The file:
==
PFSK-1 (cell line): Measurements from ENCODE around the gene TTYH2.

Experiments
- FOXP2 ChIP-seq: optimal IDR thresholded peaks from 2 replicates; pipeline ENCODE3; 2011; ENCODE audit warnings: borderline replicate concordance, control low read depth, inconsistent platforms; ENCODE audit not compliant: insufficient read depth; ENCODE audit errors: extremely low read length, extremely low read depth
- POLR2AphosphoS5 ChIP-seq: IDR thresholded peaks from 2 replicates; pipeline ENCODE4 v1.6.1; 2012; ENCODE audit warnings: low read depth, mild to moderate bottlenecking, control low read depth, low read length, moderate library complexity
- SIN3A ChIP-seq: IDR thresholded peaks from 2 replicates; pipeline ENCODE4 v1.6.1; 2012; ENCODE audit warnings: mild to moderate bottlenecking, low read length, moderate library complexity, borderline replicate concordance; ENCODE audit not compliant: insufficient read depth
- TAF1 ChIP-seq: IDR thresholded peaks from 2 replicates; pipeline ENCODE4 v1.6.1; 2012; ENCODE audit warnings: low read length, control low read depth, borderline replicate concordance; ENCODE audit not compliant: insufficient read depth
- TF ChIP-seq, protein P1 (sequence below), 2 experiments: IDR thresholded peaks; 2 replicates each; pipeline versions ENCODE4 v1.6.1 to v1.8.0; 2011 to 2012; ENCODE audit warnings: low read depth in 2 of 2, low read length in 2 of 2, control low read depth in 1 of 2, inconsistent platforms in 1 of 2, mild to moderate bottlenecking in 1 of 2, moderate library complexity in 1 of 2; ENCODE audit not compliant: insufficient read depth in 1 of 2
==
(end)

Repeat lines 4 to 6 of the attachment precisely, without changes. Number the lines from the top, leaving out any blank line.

- POLR2AphosphoS5 ChIP-seq: IDR thresholded peaks from 2 replicates; pipeline ENCODE4 v1.6.1; 2012; ENCODE audit warnings: low read depth, mild to moderate bottlenecking, control low read depth, low read length, moderate library complexity
- SIN3A ChIP-seq: IDR thresholded peaks from 2 replicates; pipeline ENCODE4 v1.6.1; 2012; ENCODE audit warnings: mild to moderate bottlenecking, low read length, moderate library complexity, borderline replicate concordance; ENCODE audit not compliant: insufficient read depth
- TAF1 ChIP-seq: IDR thresholded peaks from 2 replicates; pipeline ENCODE4 v1.6.1; 2012; ENCODE audit warnings: low read length, control low read depth, borderline replicate concordance; ENCODE audit not compliant: insufficient read depth